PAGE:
Monday, November 29, 2010

The Partisan Mind

But people who follow politics closely — whether voters, activists or pundits — are often partisans first and ideologues second. Instead of assessing every policy on the merits, we tend to reverse-engineer the arguments required to justify whatever our own side happens to be doing. Our ideological convictions may be real enough, but our deepest conviction is often that the other guys can’t be trusted.

That's NY Times columnist Ross Douthat. While he's sometimes dimssied because he writes for the NYT, I would remind the reader that just because he's an anointed conservative doesn't mean he isn't correct in what he writes.

In this case, I'd say he hits the nail on the head and I don't think anyone should be afraid of a little self-reflection to test Douthat's hypothesis.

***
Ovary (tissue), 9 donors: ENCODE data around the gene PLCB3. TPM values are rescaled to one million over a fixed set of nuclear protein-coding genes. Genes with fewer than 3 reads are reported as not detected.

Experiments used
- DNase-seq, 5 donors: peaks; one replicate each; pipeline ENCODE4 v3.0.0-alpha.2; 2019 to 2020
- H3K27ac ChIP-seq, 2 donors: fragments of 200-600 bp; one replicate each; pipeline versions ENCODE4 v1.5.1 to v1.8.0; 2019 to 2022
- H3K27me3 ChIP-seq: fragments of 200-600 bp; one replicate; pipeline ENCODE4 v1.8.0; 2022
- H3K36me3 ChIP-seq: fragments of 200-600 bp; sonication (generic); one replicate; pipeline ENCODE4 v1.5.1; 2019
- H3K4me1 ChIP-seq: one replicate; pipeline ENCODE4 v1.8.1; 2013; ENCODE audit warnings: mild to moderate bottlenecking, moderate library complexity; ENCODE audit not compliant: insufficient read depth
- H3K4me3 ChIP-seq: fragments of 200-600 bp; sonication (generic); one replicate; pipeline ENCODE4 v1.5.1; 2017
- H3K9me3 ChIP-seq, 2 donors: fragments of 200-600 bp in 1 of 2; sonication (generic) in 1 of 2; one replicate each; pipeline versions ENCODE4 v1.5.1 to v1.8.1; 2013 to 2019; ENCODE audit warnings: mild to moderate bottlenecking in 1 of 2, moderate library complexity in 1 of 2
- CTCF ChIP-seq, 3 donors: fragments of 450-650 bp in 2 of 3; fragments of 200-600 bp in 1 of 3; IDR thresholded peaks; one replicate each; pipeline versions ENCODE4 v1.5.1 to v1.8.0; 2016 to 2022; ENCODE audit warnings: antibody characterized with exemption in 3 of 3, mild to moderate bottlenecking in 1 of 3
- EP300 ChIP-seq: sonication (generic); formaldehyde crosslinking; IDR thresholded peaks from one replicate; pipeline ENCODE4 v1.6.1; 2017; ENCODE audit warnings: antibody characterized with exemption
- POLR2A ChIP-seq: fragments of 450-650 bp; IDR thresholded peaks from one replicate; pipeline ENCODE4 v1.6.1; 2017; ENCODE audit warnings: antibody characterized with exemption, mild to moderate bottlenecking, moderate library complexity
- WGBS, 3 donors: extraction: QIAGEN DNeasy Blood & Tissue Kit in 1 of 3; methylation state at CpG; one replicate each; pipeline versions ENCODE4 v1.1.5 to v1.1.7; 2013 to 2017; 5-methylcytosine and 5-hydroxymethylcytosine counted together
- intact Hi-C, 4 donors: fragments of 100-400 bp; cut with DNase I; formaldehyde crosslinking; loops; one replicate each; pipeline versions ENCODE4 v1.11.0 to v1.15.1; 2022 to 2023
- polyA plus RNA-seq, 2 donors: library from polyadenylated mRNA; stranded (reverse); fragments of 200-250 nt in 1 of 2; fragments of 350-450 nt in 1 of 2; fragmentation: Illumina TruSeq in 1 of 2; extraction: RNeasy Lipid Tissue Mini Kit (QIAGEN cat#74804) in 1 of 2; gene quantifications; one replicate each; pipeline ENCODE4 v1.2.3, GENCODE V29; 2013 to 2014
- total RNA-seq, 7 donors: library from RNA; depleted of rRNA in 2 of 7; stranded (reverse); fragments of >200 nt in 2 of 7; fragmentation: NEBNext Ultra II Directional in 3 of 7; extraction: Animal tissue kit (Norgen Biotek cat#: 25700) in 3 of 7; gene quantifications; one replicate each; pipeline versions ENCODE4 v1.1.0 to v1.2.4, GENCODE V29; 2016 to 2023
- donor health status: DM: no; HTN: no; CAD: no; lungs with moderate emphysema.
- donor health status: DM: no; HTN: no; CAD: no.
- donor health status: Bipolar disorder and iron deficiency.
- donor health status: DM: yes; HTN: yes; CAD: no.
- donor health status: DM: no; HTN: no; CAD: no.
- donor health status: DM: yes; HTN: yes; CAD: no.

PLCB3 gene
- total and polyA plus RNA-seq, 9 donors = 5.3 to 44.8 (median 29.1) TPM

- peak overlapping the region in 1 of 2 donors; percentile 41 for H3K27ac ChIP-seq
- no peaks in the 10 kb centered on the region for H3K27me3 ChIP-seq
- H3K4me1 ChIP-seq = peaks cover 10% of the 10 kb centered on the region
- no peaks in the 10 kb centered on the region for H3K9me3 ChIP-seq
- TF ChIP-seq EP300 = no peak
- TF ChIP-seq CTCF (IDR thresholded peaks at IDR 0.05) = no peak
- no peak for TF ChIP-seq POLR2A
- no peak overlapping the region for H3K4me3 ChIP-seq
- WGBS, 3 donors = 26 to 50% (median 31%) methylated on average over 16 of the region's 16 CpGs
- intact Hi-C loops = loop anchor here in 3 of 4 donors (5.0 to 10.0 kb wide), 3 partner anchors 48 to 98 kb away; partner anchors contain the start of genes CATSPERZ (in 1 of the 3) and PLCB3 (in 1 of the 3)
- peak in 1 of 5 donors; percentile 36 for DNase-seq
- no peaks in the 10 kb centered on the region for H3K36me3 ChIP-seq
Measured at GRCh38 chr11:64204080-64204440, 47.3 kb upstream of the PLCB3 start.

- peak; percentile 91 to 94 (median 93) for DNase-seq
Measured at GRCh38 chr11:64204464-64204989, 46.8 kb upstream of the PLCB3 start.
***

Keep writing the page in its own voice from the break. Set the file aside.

Be sure to check out the link to read the whole thing. You might be surprised to read his conclusion about whether this state of affairs is a good thing or a bad thing.

Posted via email from rhymeswithclown's posterous

1 comment:

J. Strupp said...

I would agree with Douthat but take it a step farrther. I have an opinion of the partisan mind identical to the one Barry Ritholtz put forth a few weeks ago:

"Sports fans, Partisans — anyone emotionally invested in any specific outcome — lose the ability to objectively judge reality. Studies have shown that their brains appear to have a form of damage similar to aphasiacs. But there is no physical damage, it is merely inherent flaws built into the wetware."

There will always be Americans that are skeptical of our government which is a good thing of course. But the more we can marginalize the group of people Ritholtz (and Douthat) refers to from our political process the better.